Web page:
The other issue is the continued injury saga for right wing Nathan Horton. After signing a seven-year, $37.1 million contract in the summer of 2013, he had five goals and 14 assists in 36 games. He had shoulder surgery shortly after signing and needed half a season to recover before sustaining an abdominal injury.
Horton then injured his back this past summer and his status for the start of the regular season is unknown.
No matter how the roster evolves, president of hockey operations John Davidson said the tone has been set.
"There's been an identity established by the Blue Jackets that we're a hard team to play against," he said. "As we move along and get a little more skill in the lineup it will be helpful. We're still young, but that's a good thing. The young guys have handled it very well."
Richards' task is to find a No. 1 center in Johansen's absence.
"That job's open," Letestu said. "There's going to be the opportunity for a few guys to grab it."
One of them might be second-year player Boone Jenner, who as a left wing had 29 points (16 goals, 13 assists) his rookie season.
Letestu, Brandon Dubinsky and Artem Anisimov are the other centers, giving the Blue Jackets strength down the middle and depth among the forwards despite missing Johansen.
"We're a team and we're not run by one player," Davidson said. "He's a tremendous player but we have to [think], as far as our group goes, if he's not here, he's not here. Period."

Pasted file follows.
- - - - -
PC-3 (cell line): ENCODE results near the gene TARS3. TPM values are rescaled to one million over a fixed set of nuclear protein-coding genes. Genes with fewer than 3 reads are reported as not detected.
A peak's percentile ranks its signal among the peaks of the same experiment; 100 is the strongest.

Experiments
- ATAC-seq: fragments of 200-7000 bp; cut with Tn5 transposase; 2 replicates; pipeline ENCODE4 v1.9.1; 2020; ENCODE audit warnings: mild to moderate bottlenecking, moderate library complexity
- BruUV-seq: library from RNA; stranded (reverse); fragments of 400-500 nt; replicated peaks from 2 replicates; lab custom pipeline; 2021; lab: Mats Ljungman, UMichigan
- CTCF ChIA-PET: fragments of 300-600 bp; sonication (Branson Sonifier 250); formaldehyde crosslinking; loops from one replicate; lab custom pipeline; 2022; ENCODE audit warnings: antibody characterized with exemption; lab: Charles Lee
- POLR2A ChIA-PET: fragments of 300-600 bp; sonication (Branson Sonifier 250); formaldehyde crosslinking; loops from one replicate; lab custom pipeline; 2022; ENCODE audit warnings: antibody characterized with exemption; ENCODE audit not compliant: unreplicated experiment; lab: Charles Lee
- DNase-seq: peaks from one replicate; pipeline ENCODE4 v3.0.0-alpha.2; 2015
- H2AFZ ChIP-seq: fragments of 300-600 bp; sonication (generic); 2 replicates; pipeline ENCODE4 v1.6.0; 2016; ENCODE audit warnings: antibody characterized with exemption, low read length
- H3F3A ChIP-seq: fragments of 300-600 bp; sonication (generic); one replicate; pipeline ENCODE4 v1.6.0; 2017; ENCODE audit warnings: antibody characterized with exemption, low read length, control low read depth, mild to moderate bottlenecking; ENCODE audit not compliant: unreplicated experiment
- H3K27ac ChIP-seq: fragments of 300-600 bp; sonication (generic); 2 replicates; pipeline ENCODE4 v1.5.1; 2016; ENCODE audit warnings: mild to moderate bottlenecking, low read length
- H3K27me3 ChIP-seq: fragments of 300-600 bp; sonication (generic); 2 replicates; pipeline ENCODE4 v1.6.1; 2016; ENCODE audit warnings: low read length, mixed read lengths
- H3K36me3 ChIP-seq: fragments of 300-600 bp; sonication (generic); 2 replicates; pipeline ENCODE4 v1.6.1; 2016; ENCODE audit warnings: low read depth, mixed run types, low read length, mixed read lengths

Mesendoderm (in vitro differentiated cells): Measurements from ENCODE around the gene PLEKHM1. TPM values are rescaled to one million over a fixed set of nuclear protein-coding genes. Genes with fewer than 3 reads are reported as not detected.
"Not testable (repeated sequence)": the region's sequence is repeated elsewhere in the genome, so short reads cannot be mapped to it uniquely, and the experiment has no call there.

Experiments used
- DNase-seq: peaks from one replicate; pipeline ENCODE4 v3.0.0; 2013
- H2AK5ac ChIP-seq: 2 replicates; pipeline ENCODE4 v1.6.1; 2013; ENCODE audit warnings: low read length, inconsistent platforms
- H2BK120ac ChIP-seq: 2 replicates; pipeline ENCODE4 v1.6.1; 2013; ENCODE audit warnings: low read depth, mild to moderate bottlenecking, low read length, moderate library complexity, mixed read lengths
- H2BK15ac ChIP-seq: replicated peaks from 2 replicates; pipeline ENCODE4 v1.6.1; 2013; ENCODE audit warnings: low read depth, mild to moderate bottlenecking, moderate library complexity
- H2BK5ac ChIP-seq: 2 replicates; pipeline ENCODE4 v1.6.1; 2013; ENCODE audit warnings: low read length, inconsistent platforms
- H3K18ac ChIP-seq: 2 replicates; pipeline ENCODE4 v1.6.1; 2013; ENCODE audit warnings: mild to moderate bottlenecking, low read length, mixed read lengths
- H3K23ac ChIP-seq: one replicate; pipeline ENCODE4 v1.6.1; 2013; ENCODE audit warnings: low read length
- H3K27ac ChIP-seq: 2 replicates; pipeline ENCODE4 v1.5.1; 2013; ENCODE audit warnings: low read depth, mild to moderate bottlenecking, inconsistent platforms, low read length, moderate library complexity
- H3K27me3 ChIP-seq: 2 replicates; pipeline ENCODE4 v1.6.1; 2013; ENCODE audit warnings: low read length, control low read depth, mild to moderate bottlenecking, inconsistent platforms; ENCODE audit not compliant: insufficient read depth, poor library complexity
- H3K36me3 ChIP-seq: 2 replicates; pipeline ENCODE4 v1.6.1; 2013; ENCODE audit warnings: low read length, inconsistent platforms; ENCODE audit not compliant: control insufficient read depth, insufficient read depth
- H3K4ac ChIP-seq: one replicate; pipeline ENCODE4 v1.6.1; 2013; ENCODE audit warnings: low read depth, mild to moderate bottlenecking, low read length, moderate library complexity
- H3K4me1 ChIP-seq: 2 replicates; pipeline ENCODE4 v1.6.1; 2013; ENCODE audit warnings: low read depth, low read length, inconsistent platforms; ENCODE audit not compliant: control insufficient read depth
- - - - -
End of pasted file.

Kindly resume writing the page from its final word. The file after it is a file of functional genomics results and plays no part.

Last season Jenner and defenseman Ryan Murray were the rookies who cracked the lineup and there are several forwards who could step in this season. Center Alexander Wennberg, the 14th pick in the 2013 NHL Draft, appears the most NHL-ready after scoring 21 points (16 goals, five assists) in 50 games last season for Frolunda in the Swedish Hockey League.
"He can play center, he can play wing," Kekalainen said. "He's responsible defensively, but he's also very gifted offensively."
Left wings Marko Dano and Kerby Rychel, and right wings Oliver Bjorkstrand and Josh Anderson, should also get serious looks but the Blue Jackets don't feel the need to rush any of their recent draft picks.
Columbus expects to benefit from the first playoff series for young players such as left wing Matt Calvert, whose overtime goal in Game 2 against the Penguins gave the Blue Jackets their first postseason win in history, and right wing Cam Atkinson.
"We made some really good strides last year," Atkinson said. "It was a great learning experience us making the playoffs and having some success with Pittsburgh, but now we know what it takes to win and take it to the next level."